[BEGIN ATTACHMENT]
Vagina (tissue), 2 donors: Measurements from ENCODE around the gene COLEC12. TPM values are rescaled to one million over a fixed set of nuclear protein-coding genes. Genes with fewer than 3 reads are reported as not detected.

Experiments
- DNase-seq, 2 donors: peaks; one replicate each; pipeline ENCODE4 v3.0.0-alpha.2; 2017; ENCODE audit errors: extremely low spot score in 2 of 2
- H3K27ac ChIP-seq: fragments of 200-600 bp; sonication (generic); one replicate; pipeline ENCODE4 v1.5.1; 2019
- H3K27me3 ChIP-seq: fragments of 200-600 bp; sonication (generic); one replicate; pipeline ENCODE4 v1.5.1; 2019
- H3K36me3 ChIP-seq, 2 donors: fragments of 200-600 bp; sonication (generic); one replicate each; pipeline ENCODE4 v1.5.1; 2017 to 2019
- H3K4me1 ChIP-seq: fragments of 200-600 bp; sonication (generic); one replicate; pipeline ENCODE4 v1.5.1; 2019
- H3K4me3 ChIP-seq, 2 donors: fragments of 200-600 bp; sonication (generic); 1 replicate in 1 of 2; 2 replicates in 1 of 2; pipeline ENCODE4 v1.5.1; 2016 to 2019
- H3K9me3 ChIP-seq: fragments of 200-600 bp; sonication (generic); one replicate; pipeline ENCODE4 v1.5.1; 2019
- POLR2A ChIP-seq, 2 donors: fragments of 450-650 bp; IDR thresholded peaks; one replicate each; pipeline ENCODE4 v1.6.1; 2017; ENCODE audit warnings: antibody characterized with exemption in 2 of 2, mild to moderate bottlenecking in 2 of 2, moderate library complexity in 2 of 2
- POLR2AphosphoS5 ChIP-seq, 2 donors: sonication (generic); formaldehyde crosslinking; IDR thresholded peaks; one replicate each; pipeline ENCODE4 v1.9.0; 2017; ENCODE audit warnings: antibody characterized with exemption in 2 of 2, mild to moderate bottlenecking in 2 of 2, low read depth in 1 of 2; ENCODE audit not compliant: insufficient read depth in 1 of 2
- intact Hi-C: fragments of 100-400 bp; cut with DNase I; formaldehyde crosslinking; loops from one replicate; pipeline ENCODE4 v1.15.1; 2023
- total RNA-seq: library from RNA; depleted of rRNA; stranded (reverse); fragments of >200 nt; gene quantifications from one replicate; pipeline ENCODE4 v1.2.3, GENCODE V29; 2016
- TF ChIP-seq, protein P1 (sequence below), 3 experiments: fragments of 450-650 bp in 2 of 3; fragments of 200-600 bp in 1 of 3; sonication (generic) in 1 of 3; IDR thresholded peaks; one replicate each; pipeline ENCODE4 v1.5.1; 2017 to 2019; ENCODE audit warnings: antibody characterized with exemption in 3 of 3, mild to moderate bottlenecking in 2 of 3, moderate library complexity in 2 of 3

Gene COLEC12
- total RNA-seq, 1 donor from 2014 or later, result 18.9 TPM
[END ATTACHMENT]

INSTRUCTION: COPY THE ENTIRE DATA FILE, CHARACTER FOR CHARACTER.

Vagina (tissue), 2 donors: Measurements from ENCODE around the gene COLEC12. TPM values are rescaled to one million over a fixed set of nuclear protein-coding genes. Genes with fewer than 3 reads are reported as not detected.

Experiments
- DNase-seq, 2 donors: peaks; one replicate each; pipeline ENCODE4 v3.0.0-alpha.2; 2017; ENCODE audit errors: extremely low spot score in 2 of 2
- H3K27ac ChIP-seq: fragments of 200-600 bp; sonication (generic); one replicate; pipeline ENCODE4 v1.5.1; 2019
- H3K27me3 ChIP-seq: fragments of 200-600 bp; sonication (generic); one replicate; pipeline ENCODE4 v1.5.1; 2019
- H3K36me3 ChIP-seq, 2 donors: fragments of 200-600 bp; sonication (generic); one replicate each; pipeline ENCODE4 v1.5.1; 2017 to 2019
- H3K4me1 ChIP-seq: fragments of 200-600 bp; sonication (generic); one replicate; pipeline ENCODE4 v1.5.1; 2019
- H3K4me3 ChIP-seq, 2 donors: fragments of 200-600 bp; sonication (generic); 1 replicate in 1 of 2; 2 replicates in 1 of 2; pipeline ENCODE4 v1.5.1; 2016 to 2019
- H3K9me3 ChIP-seq: fragments of 200-600 bp; sonication (generic); one replicate; pipeline ENCODE4 v1.5.1; 2019
- POLR2A ChIP-seq, 2 donors: fragments of 450-650 bp; IDR thresholded peaks; one replicate each; pipeline ENCODE4 v1.6.1; 2017; ENCODE audit warnings: antibody characterized with exemption in 2 of 2, mild to moderate bottlenecking in 2 of 2, moderate library complexity in 2 of 2
- POLR2AphosphoS5 ChIP-seq, 2 donors: sonication (generic); formaldehyde crosslinking; IDR thresholded peaks; one replicate each; pipeline ENCODE4 v1.9.0; 2017; ENCODE audit warnings: antibody characterized with exemption in 2 of 2, mild to moderate bottlenecking in 2 of 2, low read depth in 1 of 2; ENCODE audit not compliant: insufficient read depth in 1 of 2
- intact Hi-C: fragments of 100-400 bp; cut with DNase I; formaldehyde crosslinking; loops from one replicate; pipeline ENCODE4 v1.15.1; 2023
- total RNA-seq: library from RNA; depleted of rRNA; stranded (reverse); fragments of >200 nt; gene quantifications from one replicate; pipeline ENCODE4 v1.2.3, GENCODE V29; 2016
- TF ChIP-seq, protein P1 (sequence below), 3 experiments: fragments of 450-650 bp in 2 of 3; fragments of 200-600 bp in 1 of 3; sonication (generic) in 1 of 3; IDR thresholded peaks; one replicate each; pipeline ENCODE4 v1.5.1; 2017 to 2019; ENCODE audit warnings: antibody characterized with exemption in 3 of 3, mild to moderate bottlenecking in 2 of 3, moderate library complexity in 2 of 3

Gene COLEC12
- total RNA-seq, 1 donor from 2014 or later, result 18.9 TPM